Explain Poe's use of the point of view and the role of the narrator in The Fall of the House of Usher.

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kc4u | College Teacher | (Level 3) Valedictorian

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Poe uses in The Fall of The House of Usher, what can be called a First Person Point of View. The narrator is one of Roderick's old friends who comes back to his house to attend to him in his days of melancholia and his sister Madeline's fatal illness. So, in a way he is one of the three major characters in the story, but there is a curious distance that is maintained between him and the brother-sister which makes him resemble a Third Person perspective in a way. The method of narration is panoramic and despite the strong posychological interest of the narrative perspective, the mental worlds of the Ushers remain a structure closed down and thus inaccessible to him.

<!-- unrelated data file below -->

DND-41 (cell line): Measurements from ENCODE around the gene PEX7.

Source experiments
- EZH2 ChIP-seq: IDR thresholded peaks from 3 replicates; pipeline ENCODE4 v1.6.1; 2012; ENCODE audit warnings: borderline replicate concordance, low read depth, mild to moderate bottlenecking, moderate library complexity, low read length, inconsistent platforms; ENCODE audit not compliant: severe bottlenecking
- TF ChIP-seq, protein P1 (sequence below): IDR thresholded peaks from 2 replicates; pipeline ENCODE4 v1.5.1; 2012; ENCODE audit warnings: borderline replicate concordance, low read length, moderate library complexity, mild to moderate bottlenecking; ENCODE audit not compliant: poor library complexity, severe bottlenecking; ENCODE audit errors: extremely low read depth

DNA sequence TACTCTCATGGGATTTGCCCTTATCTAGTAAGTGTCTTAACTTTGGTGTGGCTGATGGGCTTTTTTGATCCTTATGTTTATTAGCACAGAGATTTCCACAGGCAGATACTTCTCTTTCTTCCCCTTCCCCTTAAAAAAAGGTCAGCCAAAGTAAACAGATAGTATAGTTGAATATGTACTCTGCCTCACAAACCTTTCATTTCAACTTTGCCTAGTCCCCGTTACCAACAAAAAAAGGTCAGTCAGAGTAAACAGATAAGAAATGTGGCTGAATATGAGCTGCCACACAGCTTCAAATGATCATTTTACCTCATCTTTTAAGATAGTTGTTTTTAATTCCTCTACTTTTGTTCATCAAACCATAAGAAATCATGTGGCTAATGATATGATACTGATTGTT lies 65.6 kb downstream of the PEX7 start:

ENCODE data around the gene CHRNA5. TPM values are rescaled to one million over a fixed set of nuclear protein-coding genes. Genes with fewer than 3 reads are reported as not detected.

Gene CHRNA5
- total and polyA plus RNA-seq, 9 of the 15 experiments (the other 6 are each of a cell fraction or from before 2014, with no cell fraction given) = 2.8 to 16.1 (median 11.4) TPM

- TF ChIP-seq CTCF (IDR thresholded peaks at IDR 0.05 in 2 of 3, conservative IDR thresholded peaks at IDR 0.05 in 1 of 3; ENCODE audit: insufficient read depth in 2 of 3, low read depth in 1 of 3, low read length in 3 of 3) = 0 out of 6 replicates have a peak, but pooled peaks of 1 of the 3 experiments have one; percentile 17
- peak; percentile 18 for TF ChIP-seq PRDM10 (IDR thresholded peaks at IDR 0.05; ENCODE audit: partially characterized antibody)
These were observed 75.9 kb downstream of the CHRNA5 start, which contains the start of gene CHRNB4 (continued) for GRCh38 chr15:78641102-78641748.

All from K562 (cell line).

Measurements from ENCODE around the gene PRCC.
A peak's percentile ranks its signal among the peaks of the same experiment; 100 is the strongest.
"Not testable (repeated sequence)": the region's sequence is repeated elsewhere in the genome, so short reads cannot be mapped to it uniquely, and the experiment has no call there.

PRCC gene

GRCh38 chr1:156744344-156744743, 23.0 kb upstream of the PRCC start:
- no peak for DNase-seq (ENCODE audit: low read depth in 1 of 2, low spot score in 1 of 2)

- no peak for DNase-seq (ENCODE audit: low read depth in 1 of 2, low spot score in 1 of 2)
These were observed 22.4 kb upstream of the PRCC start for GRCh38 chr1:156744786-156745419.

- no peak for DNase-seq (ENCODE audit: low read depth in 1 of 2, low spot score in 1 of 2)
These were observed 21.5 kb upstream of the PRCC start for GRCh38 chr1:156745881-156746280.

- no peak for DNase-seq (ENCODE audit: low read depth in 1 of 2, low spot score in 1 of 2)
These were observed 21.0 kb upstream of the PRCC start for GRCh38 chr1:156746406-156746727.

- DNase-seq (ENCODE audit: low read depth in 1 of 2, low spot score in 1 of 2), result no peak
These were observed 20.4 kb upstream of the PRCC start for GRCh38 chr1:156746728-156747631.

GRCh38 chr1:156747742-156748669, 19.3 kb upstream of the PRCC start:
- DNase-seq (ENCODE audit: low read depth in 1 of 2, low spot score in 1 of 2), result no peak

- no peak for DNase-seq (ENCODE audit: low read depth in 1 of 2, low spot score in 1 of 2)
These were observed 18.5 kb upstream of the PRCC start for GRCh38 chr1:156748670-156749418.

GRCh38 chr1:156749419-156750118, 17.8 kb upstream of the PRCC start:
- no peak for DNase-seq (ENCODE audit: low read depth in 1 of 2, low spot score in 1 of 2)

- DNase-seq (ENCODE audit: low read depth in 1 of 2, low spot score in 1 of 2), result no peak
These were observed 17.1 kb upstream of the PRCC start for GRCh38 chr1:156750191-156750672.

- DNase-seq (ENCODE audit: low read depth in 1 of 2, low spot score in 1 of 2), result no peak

The narrator in the story is one who questions. He is a rationalist as opposed to the irrational bents in the Ushers. He doubts it all, especially the supernatural possibilities. But at another level, the role of the narrator is to realize his own otherness through a horrific identification with the paranoid Ushers. Above all, I think, the narrator's role in the story is to make the story of the Ushers survive. He is the only surviver. He has to live on for the strange tale to be told.

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